MIT Sloan Executive Education innovation@work Blog

Realigning the innovation spend

In his Forbes article, “The Folly of Trying to Spend Your Way to Innovativeness,” Bill Fischer, MIT Sloan Executive Education faculty and Professor of Technology Management at IMD, cites a Booz & Co. 2011 study finding that “only three of the most innovative companies in the world were among the 10 biggest spenders on R&D.” As Fischer points out, “Booz & Co.’s research has consistently shown over the past eight years, [that] there is no long-term correlation between the amount of money a company spends on its innovation efforts and its overall financial performance.”

The Booz & Co. study specifically looked at internal innovation and R&D efforts. But innovation does not necessarily need to be developed in-house; in fact, it can be purchased. For example, since 1999, IBM has acquired more than 130 companies—some of which are truly innovative.

In fact, IBM’s path of acquisitions has had a significant impact on the company reinventing itself. According to Fischer in another Forbes article, “The Reinvention Epidemic,” “When Lou Gerstner and his successors did get the IBM elephant to dance, they did it by shedding old, formerly reliable businesses [personal computers, for example] and adding completely new competencies as bets on a fundamentally different future [by buying PWC’s consulting business]. The result was a completely different way of thinking about the world—smarter planet, for example—that would not have been possible before these rather large choices had been made.”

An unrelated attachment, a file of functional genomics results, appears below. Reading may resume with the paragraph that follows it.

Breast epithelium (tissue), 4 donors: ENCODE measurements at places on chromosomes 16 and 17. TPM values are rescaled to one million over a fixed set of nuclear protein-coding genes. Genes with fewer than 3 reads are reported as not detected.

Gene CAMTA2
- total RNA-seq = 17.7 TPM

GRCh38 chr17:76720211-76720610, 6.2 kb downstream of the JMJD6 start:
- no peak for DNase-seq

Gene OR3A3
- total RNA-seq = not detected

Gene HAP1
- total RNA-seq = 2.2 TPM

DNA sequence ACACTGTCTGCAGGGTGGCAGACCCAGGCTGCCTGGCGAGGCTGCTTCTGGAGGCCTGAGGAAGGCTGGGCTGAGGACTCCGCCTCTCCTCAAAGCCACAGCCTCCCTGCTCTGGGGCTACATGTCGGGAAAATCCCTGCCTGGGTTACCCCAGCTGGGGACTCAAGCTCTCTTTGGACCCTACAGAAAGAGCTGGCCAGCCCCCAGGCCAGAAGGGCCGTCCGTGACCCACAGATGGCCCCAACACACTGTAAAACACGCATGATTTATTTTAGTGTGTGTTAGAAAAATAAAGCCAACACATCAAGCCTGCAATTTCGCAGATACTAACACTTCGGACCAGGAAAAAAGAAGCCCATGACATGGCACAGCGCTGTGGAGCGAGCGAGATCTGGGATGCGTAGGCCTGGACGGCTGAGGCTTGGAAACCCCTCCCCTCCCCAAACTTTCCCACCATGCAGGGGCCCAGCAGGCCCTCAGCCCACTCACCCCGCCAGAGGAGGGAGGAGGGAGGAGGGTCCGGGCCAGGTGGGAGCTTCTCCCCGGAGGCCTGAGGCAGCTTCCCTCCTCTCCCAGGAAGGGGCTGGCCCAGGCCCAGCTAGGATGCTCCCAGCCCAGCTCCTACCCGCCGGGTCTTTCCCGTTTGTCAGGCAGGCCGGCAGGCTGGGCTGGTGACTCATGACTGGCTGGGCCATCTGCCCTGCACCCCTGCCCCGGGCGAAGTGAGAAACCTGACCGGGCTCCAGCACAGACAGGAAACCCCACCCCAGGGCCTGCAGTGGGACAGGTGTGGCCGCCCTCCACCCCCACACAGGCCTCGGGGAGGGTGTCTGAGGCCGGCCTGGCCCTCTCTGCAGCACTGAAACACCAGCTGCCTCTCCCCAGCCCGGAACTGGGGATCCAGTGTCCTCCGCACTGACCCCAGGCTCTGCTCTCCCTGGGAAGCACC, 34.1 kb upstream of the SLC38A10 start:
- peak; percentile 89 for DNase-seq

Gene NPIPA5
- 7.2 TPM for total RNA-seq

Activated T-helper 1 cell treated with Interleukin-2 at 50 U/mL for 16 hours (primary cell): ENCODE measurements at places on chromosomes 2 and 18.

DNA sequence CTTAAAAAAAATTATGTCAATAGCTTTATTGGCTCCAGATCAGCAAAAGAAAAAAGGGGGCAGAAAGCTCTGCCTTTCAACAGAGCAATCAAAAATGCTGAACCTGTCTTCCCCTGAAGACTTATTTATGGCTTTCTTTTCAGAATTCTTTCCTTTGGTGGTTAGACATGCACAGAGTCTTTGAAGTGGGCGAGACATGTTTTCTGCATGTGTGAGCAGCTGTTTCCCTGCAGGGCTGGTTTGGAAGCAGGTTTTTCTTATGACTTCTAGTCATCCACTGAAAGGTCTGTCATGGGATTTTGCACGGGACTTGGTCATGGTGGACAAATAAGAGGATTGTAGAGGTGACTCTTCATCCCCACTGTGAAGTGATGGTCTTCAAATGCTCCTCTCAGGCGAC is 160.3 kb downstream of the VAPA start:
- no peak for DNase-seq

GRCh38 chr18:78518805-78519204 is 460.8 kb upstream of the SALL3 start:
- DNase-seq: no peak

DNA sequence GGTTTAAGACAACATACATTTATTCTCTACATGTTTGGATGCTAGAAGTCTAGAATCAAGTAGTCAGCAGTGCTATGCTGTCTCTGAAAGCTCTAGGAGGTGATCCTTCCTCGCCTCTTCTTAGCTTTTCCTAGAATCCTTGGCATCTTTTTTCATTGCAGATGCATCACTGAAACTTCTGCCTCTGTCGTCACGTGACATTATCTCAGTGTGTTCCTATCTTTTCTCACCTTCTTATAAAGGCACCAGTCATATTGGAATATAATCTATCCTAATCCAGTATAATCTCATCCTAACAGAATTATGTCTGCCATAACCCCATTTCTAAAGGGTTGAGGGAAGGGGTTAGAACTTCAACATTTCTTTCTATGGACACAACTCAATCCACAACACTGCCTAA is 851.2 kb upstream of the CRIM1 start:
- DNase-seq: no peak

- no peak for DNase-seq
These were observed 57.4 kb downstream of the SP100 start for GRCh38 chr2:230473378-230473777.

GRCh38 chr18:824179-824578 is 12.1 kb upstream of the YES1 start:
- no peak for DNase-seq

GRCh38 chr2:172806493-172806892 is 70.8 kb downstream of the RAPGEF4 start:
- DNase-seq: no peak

Fischer suggests part of the “innovation” problem is that it is harder to innovate in larger companies. “It is the smaller companies who appear to have the higher success rates at conversion, which may well be attributable to their being freer of the burdens of past success than are the larger, and probably incumbent champion firms,” said Fischer.

As 2013 wound down, IBM went the acquisition route again; acquiring Aspera, a company with file transfer technology that would contribute to IBM’s innovations in the cloud and one that “will be a key component of its big data strategy.”

The Booz & Co. study revealed that many companies, by their own admission, say they simply aren’t very good at innovation. That finding makes the case that sometimes the most successful way to innovate is to acquire. Maybe companies with large R&D budgets should re-think how they are spending their innovation dollars.

Bill Fischer is a Professor of Technology Management at IMD. He teaches in the Driving Strategic Innovation: Achieving High Performance Throughout the Value Chain program, which is offered twice yearly, once in Switzerland and again at MIT Sloan Executive Education.

This entry was posted in Innovation on Sat Apr 05, 2014 by MIT Sloan Executive Education


Search innovation@work Blog

Subscribe to Blog by Email

Cutting-edge research and business insights presented by MIT Sloan faculty.

Interested in writing a guest post?